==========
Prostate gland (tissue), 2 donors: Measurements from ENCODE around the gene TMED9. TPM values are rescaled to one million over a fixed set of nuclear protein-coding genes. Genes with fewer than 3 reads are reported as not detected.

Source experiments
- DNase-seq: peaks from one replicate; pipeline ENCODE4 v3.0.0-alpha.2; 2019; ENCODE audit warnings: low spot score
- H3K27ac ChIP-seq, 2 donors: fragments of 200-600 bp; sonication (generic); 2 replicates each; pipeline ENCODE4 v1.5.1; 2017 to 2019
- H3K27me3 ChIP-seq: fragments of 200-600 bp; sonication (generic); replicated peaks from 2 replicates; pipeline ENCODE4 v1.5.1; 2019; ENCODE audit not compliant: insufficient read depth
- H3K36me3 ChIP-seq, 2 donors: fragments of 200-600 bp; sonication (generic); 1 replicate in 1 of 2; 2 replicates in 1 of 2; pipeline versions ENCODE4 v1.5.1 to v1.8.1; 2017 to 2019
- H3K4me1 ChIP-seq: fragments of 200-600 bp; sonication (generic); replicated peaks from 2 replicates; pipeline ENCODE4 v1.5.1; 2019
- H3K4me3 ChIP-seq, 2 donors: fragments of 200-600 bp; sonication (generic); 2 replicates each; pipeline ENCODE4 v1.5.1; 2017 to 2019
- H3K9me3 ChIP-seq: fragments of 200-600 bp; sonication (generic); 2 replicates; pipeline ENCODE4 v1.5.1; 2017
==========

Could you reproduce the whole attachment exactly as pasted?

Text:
Prostate gland (tissue), 2 donors: Measurements from ENCODE around the gene TMED9. TPM values are rescaled to one million over a fixed set of nuclear protein-coding genes. Genes with fewer than 3 reads are reported as not detected.

Source experiments
- DNase-seq: peaks from one replicate; pipeline ENCODE4 v3.0.0-alpha.2; 2019; ENCODE audit warnings: low spot score
- H3K27ac ChIP-seq, 2 donors: fragments of 200-600 bp; sonication (generic); 2 replicates each; pipeline ENCODE4 v1.5.1; 2017 to 2019
- H3K27me3 ChIP-seq: fragments of 200-600 bp; sonication (generic); replicated peaks from 2 replicates; pipeline ENCODE4 v1.5.1; 2019; ENCODE audit not compliant: insufficient read depth
- H3K36me3 ChIP-seq, 2 donors: fragments of 200-600 bp; sonication (generic); 1 replicate in 1 of 2; 2 replicates in 1 of 2; pipeline versions ENCODE4 v1.5.1 to v1.8.1; 2017 to 2019
- H3K4me1 ChIP-seq: fragments of 200-600 bp; sonication (generic); replicated peaks from 2 replicates; pipeline ENCODE4 v1.5.1; 2019
- H3K4me3 ChIP-seq, 2 donors: fragments of 200-600 bp; sonication (generic); 2 replicates each; pipeline ENCODE4 v1.5.1; 2017 to 2019
- H3K9me3 ChIP-seq: fragments of 200-600 bp; sonication (generic); 2 replicates; pipeline ENCODE4 v1.5.1; 2017